Yesterday I posted a nice article by Cadell Last, where he gave his thoughts in response to a friend’s suggestion that we humans “don’t deserve Mars”. Some time ago, I promised caio that I would share my opinions on space exploration, and specifically, why I feel that it is worth doing. After reflecting on Cadell’s post, I decided to get my own thoughts down. Like Cadell, my ideas on this are a bit scattered (and probably a bit more romantic), so I am just going to let them flow.
Space is real. Daily circumstances rarely prompt us to consider that the immense expanse that surrounds us is a physical reality that is no less genuine than our own. At this moment, a thin, dusty wind is swirling through a Martian canyon. A bolt of lightning just flashed in the dense atmosphere of Venus. The Voyager probe drifts away into the darkness of interstellar space. Dawn has just come to a lake on a planet within the Andromeda Galaxy.
When we consider space exploration, it is important that we take a moment to allow our mind to adjust to an extra-terrestrial perspective. When we look up at night, what we are looking at seems less real, but only because we have never experienced it. Today we have the ability to do things that were magic only 100 years ago. Some things that we have done with these powers we want to share with children. Some we do not. Our current abilities to explore space far exceed our current endeavor, and space exploration is something that we happily share with children.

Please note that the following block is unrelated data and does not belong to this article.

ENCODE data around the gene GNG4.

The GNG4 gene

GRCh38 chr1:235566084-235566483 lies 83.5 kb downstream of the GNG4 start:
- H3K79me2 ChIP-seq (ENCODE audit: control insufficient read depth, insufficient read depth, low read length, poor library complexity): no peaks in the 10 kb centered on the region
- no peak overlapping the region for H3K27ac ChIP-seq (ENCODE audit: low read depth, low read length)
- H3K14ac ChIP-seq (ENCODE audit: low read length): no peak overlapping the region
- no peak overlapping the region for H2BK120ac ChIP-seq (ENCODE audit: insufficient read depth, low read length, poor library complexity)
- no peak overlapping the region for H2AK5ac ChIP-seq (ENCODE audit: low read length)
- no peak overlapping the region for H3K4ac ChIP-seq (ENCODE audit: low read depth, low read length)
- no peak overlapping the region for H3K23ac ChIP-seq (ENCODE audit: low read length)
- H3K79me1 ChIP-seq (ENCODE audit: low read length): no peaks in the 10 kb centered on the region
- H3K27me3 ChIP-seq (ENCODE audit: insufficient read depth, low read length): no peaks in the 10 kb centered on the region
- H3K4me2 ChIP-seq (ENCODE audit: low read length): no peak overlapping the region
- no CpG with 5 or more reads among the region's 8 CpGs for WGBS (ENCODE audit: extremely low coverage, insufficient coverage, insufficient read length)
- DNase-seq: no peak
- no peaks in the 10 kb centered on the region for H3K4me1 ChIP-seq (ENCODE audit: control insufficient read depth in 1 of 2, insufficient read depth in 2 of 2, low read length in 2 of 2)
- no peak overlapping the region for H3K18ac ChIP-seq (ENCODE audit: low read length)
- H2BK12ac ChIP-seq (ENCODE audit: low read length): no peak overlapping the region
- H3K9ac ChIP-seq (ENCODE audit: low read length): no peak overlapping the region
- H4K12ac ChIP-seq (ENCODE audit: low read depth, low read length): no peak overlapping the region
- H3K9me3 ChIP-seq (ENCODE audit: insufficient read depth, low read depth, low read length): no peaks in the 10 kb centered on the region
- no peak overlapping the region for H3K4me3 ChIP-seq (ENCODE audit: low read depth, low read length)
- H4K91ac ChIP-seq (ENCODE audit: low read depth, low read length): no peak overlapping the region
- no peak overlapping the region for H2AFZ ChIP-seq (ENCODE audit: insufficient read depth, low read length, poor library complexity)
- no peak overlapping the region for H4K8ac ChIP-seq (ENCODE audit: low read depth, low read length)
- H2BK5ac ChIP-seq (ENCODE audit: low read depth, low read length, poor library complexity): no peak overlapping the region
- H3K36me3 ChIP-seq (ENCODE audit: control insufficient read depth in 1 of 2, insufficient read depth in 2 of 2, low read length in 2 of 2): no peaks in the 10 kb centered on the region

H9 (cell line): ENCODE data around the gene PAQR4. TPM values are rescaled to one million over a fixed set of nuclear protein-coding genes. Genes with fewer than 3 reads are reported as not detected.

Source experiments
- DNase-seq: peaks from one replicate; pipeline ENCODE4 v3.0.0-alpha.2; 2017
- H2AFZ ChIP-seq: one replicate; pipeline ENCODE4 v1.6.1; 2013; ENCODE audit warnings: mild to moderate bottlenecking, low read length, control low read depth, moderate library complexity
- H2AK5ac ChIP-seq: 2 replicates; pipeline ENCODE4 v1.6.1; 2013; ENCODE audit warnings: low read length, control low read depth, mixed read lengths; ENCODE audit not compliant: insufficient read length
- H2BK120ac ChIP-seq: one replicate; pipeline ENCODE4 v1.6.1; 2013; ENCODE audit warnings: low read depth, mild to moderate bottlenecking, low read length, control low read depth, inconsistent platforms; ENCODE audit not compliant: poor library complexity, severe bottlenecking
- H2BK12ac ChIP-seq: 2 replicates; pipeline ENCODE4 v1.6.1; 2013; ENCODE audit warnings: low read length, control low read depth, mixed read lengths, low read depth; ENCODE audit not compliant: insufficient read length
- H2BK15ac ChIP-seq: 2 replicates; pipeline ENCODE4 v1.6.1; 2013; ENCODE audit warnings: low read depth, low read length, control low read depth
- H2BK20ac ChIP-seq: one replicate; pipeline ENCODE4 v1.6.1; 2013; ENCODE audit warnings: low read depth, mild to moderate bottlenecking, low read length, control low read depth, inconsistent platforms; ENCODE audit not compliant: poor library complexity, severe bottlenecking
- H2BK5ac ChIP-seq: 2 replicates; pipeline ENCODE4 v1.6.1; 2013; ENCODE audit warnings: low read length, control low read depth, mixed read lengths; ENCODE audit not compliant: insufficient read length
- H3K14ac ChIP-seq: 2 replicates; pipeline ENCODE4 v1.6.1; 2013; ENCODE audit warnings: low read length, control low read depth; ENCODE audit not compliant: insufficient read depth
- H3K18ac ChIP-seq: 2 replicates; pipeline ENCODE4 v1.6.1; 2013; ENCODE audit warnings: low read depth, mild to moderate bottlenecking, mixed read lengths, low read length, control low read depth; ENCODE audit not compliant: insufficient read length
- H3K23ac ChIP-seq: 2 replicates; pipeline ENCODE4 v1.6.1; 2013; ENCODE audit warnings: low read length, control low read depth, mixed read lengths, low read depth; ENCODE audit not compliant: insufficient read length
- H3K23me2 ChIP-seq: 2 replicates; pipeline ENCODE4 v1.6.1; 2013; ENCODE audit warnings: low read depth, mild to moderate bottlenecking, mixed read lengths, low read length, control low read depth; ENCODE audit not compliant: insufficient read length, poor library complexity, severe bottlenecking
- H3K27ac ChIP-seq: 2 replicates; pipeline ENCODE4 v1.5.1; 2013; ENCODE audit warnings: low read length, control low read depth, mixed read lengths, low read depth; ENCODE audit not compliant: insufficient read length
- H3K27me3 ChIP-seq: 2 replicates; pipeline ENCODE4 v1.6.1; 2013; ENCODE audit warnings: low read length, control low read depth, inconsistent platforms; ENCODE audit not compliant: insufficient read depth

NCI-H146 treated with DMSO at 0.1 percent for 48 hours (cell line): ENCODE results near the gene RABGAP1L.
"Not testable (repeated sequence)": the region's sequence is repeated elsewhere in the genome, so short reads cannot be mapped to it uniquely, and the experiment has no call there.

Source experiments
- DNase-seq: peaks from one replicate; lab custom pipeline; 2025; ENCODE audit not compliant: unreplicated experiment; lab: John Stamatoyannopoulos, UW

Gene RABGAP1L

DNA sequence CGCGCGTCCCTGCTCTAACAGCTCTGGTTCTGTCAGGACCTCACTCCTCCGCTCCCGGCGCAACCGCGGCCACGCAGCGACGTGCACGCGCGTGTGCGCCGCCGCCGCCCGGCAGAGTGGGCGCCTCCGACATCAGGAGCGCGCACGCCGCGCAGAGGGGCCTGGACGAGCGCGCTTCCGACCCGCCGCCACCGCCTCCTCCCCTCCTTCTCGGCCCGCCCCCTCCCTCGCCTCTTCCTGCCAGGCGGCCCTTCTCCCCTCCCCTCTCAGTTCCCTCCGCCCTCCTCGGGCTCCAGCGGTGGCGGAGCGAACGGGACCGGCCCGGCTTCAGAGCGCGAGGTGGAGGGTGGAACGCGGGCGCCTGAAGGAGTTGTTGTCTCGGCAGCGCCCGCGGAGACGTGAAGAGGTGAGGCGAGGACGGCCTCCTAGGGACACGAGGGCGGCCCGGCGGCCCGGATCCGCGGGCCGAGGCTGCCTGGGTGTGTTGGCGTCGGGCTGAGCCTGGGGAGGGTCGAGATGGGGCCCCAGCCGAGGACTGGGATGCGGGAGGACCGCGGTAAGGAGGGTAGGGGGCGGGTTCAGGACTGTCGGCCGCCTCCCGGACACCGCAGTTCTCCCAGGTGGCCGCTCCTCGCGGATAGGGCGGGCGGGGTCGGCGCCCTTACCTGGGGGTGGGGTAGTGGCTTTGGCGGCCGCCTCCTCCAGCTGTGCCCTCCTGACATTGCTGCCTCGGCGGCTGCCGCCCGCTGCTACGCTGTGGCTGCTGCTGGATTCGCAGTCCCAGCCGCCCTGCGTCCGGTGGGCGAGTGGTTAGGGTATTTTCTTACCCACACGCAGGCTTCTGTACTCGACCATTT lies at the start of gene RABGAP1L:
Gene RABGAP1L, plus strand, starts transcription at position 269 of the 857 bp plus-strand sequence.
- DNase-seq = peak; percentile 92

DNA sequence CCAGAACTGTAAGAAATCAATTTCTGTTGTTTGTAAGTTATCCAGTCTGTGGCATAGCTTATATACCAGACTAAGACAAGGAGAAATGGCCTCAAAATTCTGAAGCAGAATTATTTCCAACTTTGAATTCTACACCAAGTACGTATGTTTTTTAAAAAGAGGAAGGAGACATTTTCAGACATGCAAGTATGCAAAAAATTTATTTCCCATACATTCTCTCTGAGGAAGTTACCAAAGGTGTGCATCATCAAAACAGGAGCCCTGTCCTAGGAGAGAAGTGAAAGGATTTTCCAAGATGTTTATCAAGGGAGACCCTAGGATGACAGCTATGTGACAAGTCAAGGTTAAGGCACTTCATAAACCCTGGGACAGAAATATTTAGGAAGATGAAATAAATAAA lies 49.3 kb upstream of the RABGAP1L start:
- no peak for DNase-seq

What we do as a species matters. When we start a new war, we become a more war-like species. When we exhaust a resource, we become a less sustainable species. Our nature as a species creates our destinies as individuals. What we do, and what we wish to do as individuals, is defined by the nature of our current circumstances. Space exploration makes us a more inquisitive and more adventurous species. As a result, it brings a reality of wonder and discovery to each of us. Our accomplishments extend what is thought possible, and our new knowledge extends our perspective.
We each care about what we do in our time. We care about what we have accomplished, and what we will leave to others. Space exploration brings accomplishment for us all, and leaves knowledge to all that follow after.
Our nature as a species is a reflection of what we do. When we explore the space around us, we choose to better understand our reality, our situation, and ourselves. When we ignore space, we choose instead what we already know. As a species, we explore space as a child. The universe around us is really there, and our choice really matters.